Racial mirrors matter. Surround adoptees with people who look like them. Racial isolation is painful. 

  • The Adopted Life blog of Black transracial adoptee Angela Tucker has several posts, videos, and interviews about the impact of racism on adoptees.

“The Harris Narratives: An Introspective Study of a Transracial Adoptee by Susan Harris O’Connor, a Black transracial adoptee; “In Their Voices: Black Americans on Transracial Adoption” by Ronda M. Roorda, a Black transracial adoptee, and “Outsiders Within: Writing on Transracial Adoption,” edited by Jane Jeong Trenka, a Korean transracial adoptee, are just a few examples of books written by (as Adoption Mosaic says) the experts in adoption: adoptees.

For more general information: Here’s a British site about Racism and Racist Bullying. Here’s information from the U.S. National Education Association on How to respond to incidents of racism, bullying, and hate in schools. There is a link in the article to some additional resources. I realize most school are doing remote learning, but the information is still relevant. Given that many kids are home and spending lots more time on social media, online bullying exists as a real and ugly possibility. Here’s one resource about cyberbullying directed toward teens. Here’s another more general one for children and teens: Cyberbullying.

Kaleab Schmidt, who died at 13 years old, was a victim of cyberbullying, among other racist incidents, according to an inquest requested by his parents. “School officials testified there was allegedly a Snapchat group called ‘I Hate Kaleab Schmidt’ created by students at Greenall High School.”

Imagine if that were your child.

We all need to work harder at protecting children from racism and other forms of abuse.

If your White adoption social worker did not prepare you well for transracial adoption (and I feel safe in saying that was the case for many adoptive parents), there are plenty of adoptees who can provide incredible information and insights. Listen to them. If your adopted child is a victim of bullying in school or on the web, especially of adoption- or race-related bullying, advocate fiercely for them. I realize some bullying can be inevitable, but racial-based bullying can be horrifyingly intense for a transracially adopted child whose white parents haven’t experienced racism. When the children grow up and go out into the world, the racism can be gutting.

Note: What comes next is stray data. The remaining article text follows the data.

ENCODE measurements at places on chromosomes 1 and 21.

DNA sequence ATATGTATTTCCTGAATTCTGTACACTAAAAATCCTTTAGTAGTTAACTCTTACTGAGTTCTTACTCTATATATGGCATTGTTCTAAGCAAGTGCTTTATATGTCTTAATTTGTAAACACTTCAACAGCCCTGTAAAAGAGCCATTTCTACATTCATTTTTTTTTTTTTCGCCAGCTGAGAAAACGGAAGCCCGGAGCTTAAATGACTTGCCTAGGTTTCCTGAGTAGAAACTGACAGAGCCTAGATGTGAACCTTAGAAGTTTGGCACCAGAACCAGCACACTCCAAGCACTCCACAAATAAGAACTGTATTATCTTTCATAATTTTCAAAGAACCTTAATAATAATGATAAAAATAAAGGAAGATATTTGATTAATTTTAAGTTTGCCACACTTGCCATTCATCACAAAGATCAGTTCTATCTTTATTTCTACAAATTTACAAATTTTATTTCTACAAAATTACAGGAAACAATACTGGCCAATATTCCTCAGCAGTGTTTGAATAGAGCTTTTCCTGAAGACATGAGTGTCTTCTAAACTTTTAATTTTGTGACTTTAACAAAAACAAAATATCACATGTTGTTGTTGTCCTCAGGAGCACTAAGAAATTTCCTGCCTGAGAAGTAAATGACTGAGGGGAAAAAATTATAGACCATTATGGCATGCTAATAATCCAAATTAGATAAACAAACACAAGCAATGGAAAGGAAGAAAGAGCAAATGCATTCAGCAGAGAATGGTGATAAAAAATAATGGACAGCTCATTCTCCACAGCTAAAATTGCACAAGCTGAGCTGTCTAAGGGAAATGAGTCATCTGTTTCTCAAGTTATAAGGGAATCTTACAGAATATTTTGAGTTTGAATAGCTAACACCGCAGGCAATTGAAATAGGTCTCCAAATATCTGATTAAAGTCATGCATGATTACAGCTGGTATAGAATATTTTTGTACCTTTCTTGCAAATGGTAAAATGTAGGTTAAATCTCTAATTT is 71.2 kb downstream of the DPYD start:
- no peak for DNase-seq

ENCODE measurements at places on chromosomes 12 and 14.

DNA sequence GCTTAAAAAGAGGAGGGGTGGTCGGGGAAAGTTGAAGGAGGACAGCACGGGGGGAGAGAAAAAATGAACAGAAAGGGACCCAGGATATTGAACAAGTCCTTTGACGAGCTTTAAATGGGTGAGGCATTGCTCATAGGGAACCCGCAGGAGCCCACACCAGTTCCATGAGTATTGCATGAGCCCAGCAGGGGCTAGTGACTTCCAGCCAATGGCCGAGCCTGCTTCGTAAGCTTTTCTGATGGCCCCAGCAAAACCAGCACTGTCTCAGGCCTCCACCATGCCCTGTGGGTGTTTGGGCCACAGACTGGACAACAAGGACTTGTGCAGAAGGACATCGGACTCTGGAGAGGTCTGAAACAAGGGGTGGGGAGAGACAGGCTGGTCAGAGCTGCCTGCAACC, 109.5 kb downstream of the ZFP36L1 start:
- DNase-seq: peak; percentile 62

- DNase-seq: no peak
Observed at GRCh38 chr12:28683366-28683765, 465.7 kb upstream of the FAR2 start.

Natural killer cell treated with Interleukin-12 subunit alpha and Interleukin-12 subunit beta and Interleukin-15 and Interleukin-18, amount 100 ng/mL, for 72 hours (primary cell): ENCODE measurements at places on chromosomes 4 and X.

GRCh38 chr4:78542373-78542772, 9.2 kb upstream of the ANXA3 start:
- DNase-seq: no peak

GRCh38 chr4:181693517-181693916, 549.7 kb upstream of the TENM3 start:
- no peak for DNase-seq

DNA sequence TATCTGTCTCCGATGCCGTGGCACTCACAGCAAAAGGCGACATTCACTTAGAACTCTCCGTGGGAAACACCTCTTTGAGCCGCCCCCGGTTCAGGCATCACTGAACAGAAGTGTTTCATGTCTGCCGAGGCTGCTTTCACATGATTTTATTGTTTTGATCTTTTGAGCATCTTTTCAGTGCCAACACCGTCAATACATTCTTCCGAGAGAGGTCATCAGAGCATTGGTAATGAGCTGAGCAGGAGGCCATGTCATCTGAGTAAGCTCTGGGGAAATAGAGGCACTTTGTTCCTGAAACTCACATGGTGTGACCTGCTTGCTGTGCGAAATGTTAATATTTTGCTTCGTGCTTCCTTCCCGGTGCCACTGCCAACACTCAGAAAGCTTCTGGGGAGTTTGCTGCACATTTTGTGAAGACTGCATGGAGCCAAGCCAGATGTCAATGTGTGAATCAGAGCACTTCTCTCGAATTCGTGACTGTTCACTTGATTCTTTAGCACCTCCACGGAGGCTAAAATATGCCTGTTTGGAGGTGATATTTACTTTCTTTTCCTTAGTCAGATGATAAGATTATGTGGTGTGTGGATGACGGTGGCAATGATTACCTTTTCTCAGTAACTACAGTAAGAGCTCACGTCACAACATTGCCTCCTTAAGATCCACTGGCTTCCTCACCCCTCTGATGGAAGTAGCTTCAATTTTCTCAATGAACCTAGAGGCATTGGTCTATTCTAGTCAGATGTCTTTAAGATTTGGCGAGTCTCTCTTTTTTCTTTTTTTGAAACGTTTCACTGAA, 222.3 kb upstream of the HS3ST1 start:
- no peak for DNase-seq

This has to stop. Hard work and hard conversations must happen. May Kaleab and all those who died too soon rest in peace and in power.

San Juan Islands, 2016 &Copy; Maureen McCauley

 

 

 

Suicide, Adoptees, The Military

Is there any correlation or intersection among adoption, military service, and suicide? I don’t know. Here’s some sad news: 25 year old XinHua Mesenburg, adopted from China when he was 8 years old and a Senior Airman in the US Air Force, died by suicide on January 5.

XinHua’s adoptive father posted about his son’s death on his Facebook page. The family is, of course, devastated.

https://www.airforcetimes.com/news/your-air-force/2019/01/07/father-posts-heartbreaking-note-after-andrews-airmans-apparent-suicide/

Did you know that 20 military veterans/active service members die by suicide every day? An incredibly tragic statistic. More information is available here.

I’ve written a lot about adoptee suicide, and about resources. Hard as it is, we need to keep listening, learning, and speaking out about suicide prevention.

May XinHua’s family find peace and healing.

National Suicide Prevention Hotline: 800-273-8255

CrisisText Line: Text to 741741